Here is a disc bringing two works which constitute of the most thoroughly charming sections of the compositional legacy of Antonín Dvořák (1841 - 1904). Both the Serenade for String Orchestra - a composition which, seventeen years from its making, furnished first-hand inspiration for the famous Serenade of Josef Suk - and the Serenade for Wind, are textbook examples of Dvořák's incredible, even profligate wealth of melodic gift. Each of the many themes that crop up in these two pieces aspired in their own time to timelessness, and the two serenades have remained to thepresent day prime export articles treasured by Czech chamber ensembles. When, therefore, the disc's producers found themselves confronted with the option of coupling these two gems with a bonustrack to fill in the space still available, it was by no means easy to find a piece commensurable with Dvořák's radiant inspiration. The final choice of Peter Ilyich Tchaikovsky, Dvořák's friend and admirer, and a composer endowed with a similarly powerful primary melodic invention, seemed quite natural. The Andante Cantabile from his Quartet in D major, and the Song without Words are convincing enough... The delicacy of this musical menu is crowned by the dazzling technique and sonic sumptuousness of Josef Vlach's Czech Chamber Orchestra. in its day the archetype of theglorious tradition of Czech chamber music ensembles.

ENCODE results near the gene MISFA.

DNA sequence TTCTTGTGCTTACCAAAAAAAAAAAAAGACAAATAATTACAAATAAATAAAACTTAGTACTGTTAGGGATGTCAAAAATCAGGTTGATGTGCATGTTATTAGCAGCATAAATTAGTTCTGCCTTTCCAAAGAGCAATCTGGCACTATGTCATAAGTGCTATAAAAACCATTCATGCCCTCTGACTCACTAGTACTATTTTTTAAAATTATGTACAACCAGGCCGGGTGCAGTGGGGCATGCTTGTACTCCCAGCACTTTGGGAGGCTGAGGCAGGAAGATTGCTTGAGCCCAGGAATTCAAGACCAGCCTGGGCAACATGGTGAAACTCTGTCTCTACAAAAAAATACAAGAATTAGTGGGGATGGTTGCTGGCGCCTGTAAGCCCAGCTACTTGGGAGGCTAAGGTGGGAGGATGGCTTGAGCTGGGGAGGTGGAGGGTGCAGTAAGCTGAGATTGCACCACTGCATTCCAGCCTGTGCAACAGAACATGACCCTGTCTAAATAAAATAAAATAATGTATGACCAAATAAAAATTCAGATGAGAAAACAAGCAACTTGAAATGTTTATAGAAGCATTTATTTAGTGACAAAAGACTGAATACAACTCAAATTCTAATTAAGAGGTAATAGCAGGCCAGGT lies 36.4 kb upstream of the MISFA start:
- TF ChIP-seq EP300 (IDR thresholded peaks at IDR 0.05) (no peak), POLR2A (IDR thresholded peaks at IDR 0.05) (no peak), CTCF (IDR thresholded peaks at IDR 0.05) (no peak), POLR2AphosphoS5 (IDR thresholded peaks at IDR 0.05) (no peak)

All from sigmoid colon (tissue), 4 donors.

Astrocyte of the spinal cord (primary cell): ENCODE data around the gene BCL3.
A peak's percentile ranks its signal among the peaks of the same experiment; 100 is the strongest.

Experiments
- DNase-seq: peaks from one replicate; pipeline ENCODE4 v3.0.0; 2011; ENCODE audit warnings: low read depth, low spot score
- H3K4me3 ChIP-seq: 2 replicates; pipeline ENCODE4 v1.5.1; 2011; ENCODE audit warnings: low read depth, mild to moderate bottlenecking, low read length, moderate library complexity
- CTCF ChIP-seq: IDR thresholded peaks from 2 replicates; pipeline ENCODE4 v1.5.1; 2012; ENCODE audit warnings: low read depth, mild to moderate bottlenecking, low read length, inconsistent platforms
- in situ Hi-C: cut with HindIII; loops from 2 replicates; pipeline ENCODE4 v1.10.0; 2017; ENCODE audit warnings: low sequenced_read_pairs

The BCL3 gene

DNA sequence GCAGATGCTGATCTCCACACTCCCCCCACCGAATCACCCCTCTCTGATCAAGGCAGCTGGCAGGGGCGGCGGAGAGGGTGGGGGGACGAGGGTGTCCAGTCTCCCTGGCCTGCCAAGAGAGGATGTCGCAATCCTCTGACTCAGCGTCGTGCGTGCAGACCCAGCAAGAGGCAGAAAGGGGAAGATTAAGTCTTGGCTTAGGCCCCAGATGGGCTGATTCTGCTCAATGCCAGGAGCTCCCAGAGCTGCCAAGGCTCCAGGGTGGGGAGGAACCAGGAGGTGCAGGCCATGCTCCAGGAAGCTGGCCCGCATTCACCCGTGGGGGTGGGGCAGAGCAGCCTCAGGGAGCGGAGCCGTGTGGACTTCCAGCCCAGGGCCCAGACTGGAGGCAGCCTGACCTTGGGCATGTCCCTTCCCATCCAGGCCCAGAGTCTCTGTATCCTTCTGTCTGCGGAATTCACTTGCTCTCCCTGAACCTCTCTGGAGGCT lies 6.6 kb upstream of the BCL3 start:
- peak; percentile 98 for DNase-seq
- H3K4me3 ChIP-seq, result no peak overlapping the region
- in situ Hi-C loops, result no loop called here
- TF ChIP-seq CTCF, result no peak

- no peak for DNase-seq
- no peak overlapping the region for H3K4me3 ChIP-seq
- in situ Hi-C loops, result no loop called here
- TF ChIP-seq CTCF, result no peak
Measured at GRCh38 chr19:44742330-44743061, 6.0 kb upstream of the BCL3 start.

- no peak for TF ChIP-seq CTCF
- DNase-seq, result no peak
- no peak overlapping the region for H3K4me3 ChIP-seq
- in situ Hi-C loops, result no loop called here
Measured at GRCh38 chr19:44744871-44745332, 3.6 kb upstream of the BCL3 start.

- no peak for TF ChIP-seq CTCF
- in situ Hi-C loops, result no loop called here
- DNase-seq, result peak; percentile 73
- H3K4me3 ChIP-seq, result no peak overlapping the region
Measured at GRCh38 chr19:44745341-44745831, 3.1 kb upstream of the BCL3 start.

Dvořák and Tchaikovsky: the Slav neoromantics' captivating melodic genius at its finest.
Serenade for String Orchestra in E major, Op. 22, B 52